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This summer the phrase “Roaring Twenties” will be bouncing around corporate boards, investment groups and political strategy meetings. As Covid-19 lockdowns are scaled back, economic optimism is rising and investors and advisers are contemplating a boom decade. Judging by Manhattan’s packed restaurants, a rebound is in full swing.

However, despite all this sunny chatter, it is worth policymakers taking a cool-headed look at a striking survey that recently emerged from the Pew Research Center in the US. This suggests that economic dissatisfaction, given an outlet in the pandemic, has bred a broad desire for reform.

Late last year, Pew’s pollsters asked 4,100 adults in Germany, the US and UK whether they liked the structure of their economy. You might have thought that the development of vaccines and thus the prospect of an exit from fresh lockdowns would have sparked an upbeat mood. Other surveys from groups such as the business think-tank Conference Board suggest that, in the US at least, consumer confidence has recently soared.

But it isn’t so. Roughly two-thirds of respondents in France and exactly half of those in the US, UK and Germany said they wanted either a “major overhaul” or “complete reform” of ­economic structures. Only a tiny minority – as low as 3 per cent in France – said they backed the status quo.

Maybe that discontent has been intensified by the psychological toll of the 2020 lockdowns and will eventually dissipate. Time will tell. But it is leading to some eye-catching demands. The survey suggests that the British – whose ruling Conservative party just had major success in local elections – are even more eager than continental Europeans to see higher levels of government control and redistribution. In fact, 67 per cent of British people strongly support more regulation of business, whereas it is 58 per cent in France, 53 per cent in Germany and 46 per cent in the US.

The British desire a much more expansive role of the state. Sixty-two per cent of Brits deem it “very important” for the government to build more public housing and 53 per cent for it to increase benefits to the poor, higher than other countries. A full 50 per cent want a universal basic income, much higher than elsewhere. Margaret Thatcher might spin in her grave.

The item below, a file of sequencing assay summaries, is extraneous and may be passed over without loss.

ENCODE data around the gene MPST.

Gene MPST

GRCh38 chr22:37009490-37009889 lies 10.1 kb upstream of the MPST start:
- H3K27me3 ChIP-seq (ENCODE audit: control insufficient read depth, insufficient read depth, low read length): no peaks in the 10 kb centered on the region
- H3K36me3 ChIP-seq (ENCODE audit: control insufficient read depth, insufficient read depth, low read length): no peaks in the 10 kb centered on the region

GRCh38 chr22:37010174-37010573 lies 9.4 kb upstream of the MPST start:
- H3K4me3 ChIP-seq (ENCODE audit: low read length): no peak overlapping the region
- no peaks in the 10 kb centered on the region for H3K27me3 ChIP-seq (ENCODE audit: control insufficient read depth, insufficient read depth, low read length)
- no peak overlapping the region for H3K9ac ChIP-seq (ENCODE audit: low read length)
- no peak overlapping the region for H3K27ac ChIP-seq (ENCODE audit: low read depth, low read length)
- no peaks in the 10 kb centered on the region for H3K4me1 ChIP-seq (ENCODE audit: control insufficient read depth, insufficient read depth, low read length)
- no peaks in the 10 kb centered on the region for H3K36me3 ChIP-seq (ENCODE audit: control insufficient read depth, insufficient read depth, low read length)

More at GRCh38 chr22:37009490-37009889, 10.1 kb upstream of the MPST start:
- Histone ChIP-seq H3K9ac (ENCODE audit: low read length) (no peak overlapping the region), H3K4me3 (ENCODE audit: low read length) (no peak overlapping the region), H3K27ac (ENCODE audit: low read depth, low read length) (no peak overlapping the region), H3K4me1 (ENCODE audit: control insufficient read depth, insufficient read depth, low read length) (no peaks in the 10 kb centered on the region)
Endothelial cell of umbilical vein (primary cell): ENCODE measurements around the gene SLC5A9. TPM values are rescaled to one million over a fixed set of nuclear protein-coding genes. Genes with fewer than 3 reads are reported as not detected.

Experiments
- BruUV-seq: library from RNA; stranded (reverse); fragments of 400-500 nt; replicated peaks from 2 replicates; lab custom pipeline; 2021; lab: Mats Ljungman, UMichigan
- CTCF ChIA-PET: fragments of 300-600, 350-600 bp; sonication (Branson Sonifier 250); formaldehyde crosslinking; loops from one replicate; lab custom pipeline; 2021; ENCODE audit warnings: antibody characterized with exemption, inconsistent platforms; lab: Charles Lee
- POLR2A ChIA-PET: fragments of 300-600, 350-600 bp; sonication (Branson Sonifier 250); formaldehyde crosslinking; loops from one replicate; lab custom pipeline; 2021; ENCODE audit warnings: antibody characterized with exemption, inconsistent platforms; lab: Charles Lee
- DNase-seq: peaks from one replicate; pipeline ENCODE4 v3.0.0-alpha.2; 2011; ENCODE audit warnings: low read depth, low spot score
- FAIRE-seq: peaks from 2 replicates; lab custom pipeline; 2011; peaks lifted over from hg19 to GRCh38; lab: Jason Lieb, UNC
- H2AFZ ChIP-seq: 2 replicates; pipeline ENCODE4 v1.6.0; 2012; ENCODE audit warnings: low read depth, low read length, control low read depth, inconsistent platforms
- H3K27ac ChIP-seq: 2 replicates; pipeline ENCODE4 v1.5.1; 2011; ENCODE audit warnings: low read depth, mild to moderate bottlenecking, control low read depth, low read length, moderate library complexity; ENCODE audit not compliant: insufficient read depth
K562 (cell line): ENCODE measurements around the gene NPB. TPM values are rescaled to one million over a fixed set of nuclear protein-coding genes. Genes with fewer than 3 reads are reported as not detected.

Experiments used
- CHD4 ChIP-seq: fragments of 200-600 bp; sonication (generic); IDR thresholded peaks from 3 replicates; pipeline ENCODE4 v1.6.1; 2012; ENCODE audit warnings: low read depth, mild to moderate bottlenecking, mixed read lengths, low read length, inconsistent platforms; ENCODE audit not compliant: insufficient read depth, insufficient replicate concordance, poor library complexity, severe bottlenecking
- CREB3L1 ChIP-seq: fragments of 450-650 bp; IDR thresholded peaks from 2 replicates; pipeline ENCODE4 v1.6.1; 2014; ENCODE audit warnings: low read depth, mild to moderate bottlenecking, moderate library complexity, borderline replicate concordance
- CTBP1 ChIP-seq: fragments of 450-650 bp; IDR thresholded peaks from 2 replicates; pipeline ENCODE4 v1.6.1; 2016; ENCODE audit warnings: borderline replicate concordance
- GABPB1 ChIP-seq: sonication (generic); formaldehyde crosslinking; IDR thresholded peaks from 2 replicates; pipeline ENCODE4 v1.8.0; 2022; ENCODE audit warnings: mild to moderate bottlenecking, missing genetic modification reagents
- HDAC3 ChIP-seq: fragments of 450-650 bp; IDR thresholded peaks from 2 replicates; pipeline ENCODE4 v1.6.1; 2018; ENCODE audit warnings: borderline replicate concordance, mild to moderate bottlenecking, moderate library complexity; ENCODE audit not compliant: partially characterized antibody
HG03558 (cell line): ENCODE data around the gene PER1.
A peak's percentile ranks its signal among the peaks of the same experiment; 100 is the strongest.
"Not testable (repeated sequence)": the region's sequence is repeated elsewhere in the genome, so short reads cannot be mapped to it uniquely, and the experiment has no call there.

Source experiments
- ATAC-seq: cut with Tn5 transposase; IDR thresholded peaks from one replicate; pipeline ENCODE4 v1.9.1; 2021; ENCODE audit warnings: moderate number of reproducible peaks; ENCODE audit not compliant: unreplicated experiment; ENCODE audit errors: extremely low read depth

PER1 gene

Now, like all surveys, these findings need to be examined in context. The fact that the British are expressing higher levels of support for ­government regulation and redistribution than the French and Germans might reflect the fact that they have had less of this than their peers on the continent in recent decades.

Yet even allowing for caveats, it would be foolish to ignore this survey; if it is only half-right, it implies that we cannot assume that any economic rebound and return to “normal” will automatically lead to voters embracing the status quo. On the contrary, it is possible that the Pew poll is showing a bigger zeitgeist shift, partly driven by the pandemic but with deeper roots, which could reshape policy attitudes for a long time.

I suspect, for example, that one reason there is high demand for government intervention is that Covid has not only exposed inequality but reminded people just how uncertain the future is. There is a search under way for protection.

James Manyika, chairman of McKinsey Global Institute, agrees. “There is this sense of inequality, of people, of place – work security has declined for so many,” he says. Indeed, a separate survey of 25,000 Americans that McKinsey published this week suggests that “half of Americans reported being on the financial brink and unable to cover more than two months of living expenses in the event of a job loss”. Rural respondents reported “feeling that they are at risk of being left behind”.

Hilary Cottam, an honorary professor at University College London who works in post-industrial communities in Britain, describes how a similar pattern of insecurity and marginalisation is spurring calls for change. “The [post-pandemic] flourishing we want can’t be brought about by postwar institutions,” she told a Stanford University seminar this week. Indeed, Jenna Bednar, a political science professor at the University of Michigan, told the same seminar that the social fabric has decayed so far that a complete overhaul of our institutions is needed to create a more collaborative, inclusive system.

However, there is a positive factor that may also be prompting calls for change: the scramble to develop and distribute the vaccine has not only shown people that governments can – sometimes – do good things, including collaborating with the private sector, but that companies can sometimes work together too, instead of just competing. This could lead to more collaborations in other fields, such as climate change.

Either way, the key point is this: if (or when) we do emerge from Covid this summer, do not just look to the economic data to track what is going on (say, how fast the economy is growing); keep an eye on whether a subtler shift in the zeitgeist is also under way.

Returning to “normal” – be that in offices, schools or restaurants – does not necessarily mean re-embracing the old systems. Political and corporate elites should be warned.

Follow Gillian on Twitter @gilliantett and email her at gillian.tett@ft.com

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